So what does this have to do with glasses, you ask? It is really quite simple: just as glasses help you see things better by filtering what you see, all your experiences are, in effect, filters that help you process information. In my son’s case, he needed to experience the heat from the oven to learn that ovens are hot and that he should keep his hands away from them. In other words, your experiences ultimately define your view of the world.

So you have a choice: you can just go along with life and not worry about this, dealing with everything that comes your way as it comes up, or you can try to create experiences that will enrich you and help you see the world in a different light. Therefore, if you are lacking in confidence (most likely you have experienced failure in the past and are cautious about trying anything new) you need a series of small victories to counterbalance your negative experience and build up your confidence. If you have difficulty making friends (you have most likely been betrayed in the past and are reluctant to trust people) try approaching new relationship without any expectations; let others demonstrate to you that they are trustworthy.

Of course, the older you are the more experience you will have gathered and the more imbedded your filters will be. This is why we hear the phrase “moulding a child when the slate is still relatively clean”. This does not mean you can’t change; it simply means that you will need more time and experiences to overcome the effects of your filters – so you’d better start working on it!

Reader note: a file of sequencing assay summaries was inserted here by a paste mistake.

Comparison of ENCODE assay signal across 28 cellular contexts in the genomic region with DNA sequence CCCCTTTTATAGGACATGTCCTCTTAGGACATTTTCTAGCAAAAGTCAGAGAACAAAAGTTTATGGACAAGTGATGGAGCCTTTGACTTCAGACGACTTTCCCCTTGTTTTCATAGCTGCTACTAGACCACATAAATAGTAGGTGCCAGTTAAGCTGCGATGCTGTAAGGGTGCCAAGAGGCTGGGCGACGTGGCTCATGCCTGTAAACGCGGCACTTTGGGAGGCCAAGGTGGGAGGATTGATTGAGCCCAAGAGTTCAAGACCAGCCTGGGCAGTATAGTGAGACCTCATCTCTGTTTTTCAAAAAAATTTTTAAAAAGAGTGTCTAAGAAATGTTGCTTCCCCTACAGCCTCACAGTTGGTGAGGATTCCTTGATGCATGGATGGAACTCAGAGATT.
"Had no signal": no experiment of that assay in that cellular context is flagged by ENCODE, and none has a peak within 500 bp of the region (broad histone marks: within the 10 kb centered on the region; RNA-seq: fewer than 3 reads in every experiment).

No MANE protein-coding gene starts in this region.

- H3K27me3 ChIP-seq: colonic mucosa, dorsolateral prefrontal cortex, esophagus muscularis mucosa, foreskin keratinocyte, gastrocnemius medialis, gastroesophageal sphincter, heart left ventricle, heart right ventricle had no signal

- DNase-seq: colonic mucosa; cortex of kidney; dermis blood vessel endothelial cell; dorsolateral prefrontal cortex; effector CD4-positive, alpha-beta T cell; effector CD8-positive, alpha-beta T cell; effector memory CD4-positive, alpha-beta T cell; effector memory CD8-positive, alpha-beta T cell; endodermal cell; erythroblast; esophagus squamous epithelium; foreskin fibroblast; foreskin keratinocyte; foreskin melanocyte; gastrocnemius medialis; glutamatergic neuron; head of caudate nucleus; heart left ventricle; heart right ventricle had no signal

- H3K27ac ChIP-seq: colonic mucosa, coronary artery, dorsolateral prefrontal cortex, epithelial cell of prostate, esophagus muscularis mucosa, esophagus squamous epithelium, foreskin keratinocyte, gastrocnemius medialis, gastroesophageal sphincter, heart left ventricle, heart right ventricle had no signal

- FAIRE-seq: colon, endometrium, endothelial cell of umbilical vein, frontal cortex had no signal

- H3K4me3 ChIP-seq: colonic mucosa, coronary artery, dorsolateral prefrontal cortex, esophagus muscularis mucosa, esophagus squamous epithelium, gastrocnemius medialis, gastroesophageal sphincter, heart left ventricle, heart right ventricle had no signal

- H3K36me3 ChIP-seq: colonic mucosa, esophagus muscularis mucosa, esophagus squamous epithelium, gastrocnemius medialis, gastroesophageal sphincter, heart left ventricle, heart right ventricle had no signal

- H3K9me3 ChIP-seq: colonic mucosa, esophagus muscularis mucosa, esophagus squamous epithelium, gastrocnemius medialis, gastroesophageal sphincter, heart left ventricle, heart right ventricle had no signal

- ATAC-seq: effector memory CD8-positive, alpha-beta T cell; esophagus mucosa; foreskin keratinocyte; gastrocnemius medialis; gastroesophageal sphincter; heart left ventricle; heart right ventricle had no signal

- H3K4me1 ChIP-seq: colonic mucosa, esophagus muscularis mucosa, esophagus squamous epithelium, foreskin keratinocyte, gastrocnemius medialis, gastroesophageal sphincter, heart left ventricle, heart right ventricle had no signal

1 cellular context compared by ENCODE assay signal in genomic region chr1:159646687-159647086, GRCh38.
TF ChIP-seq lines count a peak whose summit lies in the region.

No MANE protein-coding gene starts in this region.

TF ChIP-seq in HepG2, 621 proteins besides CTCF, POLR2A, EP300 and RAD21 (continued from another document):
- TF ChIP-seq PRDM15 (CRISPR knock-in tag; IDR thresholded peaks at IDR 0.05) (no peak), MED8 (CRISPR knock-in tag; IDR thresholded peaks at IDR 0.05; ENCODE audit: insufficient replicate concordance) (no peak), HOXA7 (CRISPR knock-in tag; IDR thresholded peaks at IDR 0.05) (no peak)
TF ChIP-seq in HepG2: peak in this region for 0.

Francis Lambert – Zabok, 8 July 2013

What do you think is the most important thing in life?

I bet that many of you will be surprised by my answer. If you are thinking water, honour, love or maybe money, you are wrong. I’m not saying that those are not important; they are just not the most important. The most important thing in life is breathing. Stop laughing – I know what you are thinking, breathing is just too obvious. But there is breathing and there is “breathing”; let me explain.

The kind of breathing you are thinking of is the instinct we have to breathe in air and stay alive; whereas the kind of breathing I’m referring to is conscious breathing – or simply put, breathing exercises. The ability to control your breathing has not only physical but also psychological benefits. By controlling your breathing you are able to stay in control of a situation that may otherwise get out-of-hand. Being able to control your breathing means that you can better control your emotions by raising your awareness of the situation.

You may remember that in my blog entitled “The Duality of Individuality” I wrote about the constant struggle we have in our mind between our two brains – the rational and the emotional. I compared this struggle to a rider (the rational) trying to ride an elephant (the emotional). By controlling the act of breathing, the rider maintains control of the elephant.

I believe the real value you get out of breathing properly is a raised awareness. Because you’re mindful of your breathing, each time you take a breath, you consciously correct your breathing technique and, as a result, you raise your general awareness and consciousness. Put it this way, to tame an elephant you require lots of practice and patience. Every opportunity you get to exercise your will over the elephant, and get away with it, you take a step forward. Good breathing habits are just a positive side effect.

Francis Lambert – Zabok, 23 June 2013